The year 1969 was a pivot point in culture, science and technology. On Jan. 30, the Beatles played their last show. On July 20, the world watched in awe as Neil Armstrong and Edwin “Buzz” Aldrin become the first humans to walk on the moon. Less than a month later, nearly half a million music fans overran a muddy field near Woodstock, New York, for what Rolling Stone calls the “greatest rock festival ever.”
But the 1969 event that had the greatest global impact on future generations occurred with little fanfare on Oct. 29, when a team of UCLA graduate students led by professor Leonard Kleinrock connected computer-to-computer with a team at the Stanford Research Institute. It was the first host-to-host communication of ARPANET, the early packet-switching network that was the precursor to today’s multibillion-host internet.
Heading into the network’s 50th anniversary, Pew Research Center and Elon University’s Imagining the Internet Center asked hundreds of technology experts, including Kleinrock and fellow internet pioneers, how individuals’ lives might be affected by the evolution of the internet over the next 50 years.
Themes about the next 50 years of life online
Digital life will continue to be what people make of it. For a better future, humans must make responsible decisions about their partnership with technology.
Public policy and regulation
The age of a mostly unregulated internet will come to an end. Elected officials and technology leaders will move ahead with regulatory frameworks aimed at protecting the public good. The lawless alternative has caused dangerous disruptions across society.
Internet of everything
In 50 years, internet use will be nearly as pervasive and necessary as oxygen. Seamless connectivity will be the norm, and it may be impossible to unplug.
Visions of the future
From amazing advancements to dystopian developments, experts imagine a wide array of possible scenarios for the world 50 years in the future.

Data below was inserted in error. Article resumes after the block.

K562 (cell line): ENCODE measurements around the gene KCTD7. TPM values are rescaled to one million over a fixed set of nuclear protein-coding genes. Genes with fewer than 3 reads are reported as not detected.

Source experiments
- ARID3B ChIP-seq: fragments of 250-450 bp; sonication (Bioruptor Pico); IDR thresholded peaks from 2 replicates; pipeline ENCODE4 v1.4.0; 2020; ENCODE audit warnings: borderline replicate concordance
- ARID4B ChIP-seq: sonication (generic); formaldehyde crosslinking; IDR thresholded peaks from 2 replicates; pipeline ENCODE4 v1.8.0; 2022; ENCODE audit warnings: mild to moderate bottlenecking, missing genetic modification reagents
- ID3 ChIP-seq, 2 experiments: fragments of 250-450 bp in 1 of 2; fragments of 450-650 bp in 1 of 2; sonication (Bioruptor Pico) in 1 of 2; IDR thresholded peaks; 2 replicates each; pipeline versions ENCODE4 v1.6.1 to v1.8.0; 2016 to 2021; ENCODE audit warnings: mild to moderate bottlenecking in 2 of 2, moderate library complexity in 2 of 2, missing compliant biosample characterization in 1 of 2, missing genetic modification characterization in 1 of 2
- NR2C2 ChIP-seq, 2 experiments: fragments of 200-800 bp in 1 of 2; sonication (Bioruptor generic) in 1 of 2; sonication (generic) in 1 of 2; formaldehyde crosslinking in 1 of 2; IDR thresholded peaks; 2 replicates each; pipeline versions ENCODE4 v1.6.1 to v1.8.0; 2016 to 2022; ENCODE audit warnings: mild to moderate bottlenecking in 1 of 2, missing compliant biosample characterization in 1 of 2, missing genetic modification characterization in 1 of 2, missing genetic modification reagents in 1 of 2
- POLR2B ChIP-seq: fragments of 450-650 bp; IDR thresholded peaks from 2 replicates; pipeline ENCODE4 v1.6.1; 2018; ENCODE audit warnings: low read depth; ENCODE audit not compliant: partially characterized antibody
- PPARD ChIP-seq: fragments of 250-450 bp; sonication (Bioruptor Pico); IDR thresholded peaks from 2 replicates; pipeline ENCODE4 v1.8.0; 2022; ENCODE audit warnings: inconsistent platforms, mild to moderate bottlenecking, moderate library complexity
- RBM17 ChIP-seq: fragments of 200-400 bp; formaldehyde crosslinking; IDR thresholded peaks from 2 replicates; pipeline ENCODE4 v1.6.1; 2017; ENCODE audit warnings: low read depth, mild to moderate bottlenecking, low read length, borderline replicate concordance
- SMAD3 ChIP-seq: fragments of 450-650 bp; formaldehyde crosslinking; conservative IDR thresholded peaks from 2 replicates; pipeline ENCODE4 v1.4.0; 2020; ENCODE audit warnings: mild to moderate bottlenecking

Living longer and feeling better
Internet-enabled technology will help people live longer and healthier lives. Scientific advances will continue to blur the line between human and machine.
Less work, more leisure
Artificial Intelligence (AI) tools will take over repetitive, unsafe and physically taxing labor, leaving humans with more time for leisure.
Digital life will be tailored to each user.
Collaboration and community
A fully networked world will enhance opportunities for global collaboration, cooperation and community development, unhindered by distance, language or time.
Power by the people
Expanded internet access could lead to further disruption of existing social and political power structures, potentially reducing inequality and empowering individuals.
The divide between haves and have-nots will grow as a privileged few hoard the economic, health and educational benefits of digital expansion.
A powerful elite will control the internet and use it to monitor and manipulate, while providing entertainment that keeps the masses distracted and complacent.
Connected and alone
The hyperconnected future will be populated by isolated users unable to form and maintain unmediated human relationships.
The end of privacy
Personal privacy will be an archaic, outdated concept, as humans willingly trade discretion for improved healthcare, entertainment opportunities and promises of security.
Digital life lays you bare. It can inspire a loss of trust, often earns too much trust and regularly requires that you take the plunge even though you have absolutely no trust.
“There is no planet B”
The future of humanity is inextricably connected to the future of the natural world. Without drastic measures to reduce environmental degradation, the very existence of human life in 50 years is in question.
In 2069 the ‘new normal’ will be …
If the future is to change as dramatically and rapidly as many of the survey respondents believe, the world will see seismic shifts in norms and in what might be considered “normal” life.